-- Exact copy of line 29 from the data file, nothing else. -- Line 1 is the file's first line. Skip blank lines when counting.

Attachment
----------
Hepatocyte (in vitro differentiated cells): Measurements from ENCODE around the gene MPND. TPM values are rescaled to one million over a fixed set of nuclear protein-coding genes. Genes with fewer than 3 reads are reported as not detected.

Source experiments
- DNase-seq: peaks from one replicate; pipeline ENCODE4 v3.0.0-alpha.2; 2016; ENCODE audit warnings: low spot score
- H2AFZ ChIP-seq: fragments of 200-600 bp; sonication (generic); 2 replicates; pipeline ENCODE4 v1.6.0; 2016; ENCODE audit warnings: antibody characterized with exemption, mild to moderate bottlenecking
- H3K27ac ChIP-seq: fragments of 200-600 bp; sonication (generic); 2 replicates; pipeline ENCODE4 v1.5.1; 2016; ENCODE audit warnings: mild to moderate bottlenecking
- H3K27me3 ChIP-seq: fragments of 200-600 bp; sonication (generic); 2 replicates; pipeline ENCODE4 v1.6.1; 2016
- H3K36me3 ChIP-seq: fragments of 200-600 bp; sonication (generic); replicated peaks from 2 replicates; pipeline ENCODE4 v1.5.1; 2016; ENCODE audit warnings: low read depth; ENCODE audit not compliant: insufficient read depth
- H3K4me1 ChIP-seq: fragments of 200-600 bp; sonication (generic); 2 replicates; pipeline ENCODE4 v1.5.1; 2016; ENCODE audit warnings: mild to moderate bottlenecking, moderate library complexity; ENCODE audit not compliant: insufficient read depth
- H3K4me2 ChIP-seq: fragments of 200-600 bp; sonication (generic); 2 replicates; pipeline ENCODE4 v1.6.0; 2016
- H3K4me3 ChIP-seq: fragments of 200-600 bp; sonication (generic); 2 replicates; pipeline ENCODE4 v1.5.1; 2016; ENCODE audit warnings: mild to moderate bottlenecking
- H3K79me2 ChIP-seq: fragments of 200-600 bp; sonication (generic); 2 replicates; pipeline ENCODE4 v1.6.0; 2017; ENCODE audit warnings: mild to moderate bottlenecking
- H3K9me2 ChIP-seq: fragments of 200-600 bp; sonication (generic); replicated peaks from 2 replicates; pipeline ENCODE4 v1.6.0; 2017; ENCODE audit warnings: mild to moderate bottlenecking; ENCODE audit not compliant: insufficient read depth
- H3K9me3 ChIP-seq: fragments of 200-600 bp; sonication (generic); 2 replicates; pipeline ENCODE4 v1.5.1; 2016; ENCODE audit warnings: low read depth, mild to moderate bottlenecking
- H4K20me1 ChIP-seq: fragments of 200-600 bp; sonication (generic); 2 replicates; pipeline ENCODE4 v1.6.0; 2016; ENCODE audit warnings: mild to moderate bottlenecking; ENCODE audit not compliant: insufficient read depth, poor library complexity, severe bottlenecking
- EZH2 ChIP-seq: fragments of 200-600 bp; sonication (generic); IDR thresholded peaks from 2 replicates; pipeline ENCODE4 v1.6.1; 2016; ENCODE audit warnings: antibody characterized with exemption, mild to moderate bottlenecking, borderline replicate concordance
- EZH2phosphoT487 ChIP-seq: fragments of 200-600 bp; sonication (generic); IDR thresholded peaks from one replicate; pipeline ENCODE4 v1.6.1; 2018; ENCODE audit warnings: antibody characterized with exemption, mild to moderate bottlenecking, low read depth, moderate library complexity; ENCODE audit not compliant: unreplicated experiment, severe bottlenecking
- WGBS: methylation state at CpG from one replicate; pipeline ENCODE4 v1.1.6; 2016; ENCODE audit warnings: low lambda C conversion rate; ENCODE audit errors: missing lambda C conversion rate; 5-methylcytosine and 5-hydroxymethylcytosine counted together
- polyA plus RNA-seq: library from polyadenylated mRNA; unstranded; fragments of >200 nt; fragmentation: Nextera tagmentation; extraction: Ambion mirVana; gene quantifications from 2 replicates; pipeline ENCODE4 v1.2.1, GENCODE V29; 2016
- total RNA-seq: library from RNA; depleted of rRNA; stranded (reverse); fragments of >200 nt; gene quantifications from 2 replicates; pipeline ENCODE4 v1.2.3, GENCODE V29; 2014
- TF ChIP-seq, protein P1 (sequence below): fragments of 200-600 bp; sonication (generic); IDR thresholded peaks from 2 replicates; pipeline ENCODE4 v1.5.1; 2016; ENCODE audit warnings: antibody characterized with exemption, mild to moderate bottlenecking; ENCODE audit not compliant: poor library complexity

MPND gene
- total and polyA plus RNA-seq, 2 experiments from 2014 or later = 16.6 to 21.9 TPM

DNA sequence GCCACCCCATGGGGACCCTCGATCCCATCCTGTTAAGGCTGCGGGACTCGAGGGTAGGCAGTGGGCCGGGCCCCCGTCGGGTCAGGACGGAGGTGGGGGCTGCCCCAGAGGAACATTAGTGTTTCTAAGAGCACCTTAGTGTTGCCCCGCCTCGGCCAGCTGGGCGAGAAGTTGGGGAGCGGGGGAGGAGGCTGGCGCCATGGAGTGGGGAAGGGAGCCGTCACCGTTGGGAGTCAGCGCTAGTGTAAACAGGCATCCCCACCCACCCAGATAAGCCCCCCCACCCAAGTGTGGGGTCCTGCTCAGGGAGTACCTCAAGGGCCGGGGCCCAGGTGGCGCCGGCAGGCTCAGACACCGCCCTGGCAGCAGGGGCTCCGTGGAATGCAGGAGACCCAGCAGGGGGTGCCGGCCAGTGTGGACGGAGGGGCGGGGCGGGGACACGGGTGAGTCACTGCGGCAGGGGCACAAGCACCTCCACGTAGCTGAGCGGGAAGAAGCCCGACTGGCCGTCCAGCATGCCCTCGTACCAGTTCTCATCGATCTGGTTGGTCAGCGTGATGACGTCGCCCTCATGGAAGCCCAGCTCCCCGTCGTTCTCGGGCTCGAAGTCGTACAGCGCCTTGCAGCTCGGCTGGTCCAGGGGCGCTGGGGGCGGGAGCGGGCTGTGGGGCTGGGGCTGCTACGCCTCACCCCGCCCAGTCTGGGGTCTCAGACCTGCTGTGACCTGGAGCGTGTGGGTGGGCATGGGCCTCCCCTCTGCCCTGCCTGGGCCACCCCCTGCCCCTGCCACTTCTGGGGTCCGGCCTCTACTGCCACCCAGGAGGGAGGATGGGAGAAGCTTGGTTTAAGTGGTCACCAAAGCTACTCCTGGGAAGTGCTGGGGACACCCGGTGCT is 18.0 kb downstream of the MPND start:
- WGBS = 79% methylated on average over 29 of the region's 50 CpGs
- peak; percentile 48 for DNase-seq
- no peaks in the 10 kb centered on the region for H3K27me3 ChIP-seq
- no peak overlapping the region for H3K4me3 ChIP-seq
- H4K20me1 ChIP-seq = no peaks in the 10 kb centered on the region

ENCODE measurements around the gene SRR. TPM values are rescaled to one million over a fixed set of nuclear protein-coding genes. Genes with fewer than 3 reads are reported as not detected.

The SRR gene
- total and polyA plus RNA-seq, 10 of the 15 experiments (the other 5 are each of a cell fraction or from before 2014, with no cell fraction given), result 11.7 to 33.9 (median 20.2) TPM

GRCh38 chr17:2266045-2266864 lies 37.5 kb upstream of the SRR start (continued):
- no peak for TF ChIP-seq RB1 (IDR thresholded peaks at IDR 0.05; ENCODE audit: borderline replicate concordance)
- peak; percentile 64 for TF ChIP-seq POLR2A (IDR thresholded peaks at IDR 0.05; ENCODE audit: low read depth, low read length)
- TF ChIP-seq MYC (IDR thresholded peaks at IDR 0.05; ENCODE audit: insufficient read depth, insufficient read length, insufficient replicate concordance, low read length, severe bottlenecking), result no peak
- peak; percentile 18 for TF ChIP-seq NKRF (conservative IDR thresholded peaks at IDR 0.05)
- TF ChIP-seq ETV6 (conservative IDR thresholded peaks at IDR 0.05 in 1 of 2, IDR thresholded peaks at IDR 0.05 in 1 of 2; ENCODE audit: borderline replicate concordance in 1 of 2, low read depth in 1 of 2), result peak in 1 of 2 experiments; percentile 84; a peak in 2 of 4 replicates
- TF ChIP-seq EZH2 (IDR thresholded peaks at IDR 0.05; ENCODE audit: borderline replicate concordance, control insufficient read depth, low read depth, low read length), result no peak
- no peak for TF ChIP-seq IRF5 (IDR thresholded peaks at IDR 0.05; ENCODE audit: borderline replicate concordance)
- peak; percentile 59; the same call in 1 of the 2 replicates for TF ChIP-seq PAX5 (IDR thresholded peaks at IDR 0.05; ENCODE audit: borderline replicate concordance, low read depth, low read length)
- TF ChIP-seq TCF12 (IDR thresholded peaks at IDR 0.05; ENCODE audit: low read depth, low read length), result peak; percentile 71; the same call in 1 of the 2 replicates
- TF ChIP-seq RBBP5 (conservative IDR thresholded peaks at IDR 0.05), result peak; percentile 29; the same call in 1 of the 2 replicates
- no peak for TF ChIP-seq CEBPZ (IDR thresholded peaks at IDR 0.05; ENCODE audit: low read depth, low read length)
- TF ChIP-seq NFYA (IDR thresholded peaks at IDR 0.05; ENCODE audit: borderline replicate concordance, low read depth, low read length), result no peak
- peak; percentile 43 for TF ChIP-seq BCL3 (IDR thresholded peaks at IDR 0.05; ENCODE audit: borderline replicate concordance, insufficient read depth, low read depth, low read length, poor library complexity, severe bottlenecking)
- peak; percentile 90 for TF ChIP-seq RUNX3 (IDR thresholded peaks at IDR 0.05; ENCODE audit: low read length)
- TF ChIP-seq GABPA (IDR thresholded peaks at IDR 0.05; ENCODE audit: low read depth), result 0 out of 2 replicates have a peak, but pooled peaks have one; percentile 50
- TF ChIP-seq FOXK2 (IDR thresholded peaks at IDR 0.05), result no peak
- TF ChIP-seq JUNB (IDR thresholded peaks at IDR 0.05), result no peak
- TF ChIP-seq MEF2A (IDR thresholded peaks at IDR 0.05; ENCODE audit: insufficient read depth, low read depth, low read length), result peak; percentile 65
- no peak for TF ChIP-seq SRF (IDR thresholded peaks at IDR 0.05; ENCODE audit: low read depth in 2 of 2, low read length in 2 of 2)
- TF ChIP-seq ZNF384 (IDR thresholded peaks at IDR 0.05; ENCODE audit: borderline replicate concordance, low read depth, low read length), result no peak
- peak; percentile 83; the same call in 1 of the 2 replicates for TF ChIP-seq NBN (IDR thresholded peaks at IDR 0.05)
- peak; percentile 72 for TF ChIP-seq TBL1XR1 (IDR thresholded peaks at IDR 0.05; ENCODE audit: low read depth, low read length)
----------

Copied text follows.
ENCODE measurements around the gene SRR. TPM values are rescaled to one million over a fixed set of nuclear protein-coding genes. Genes with fewer than 3 reads are reported as not detected.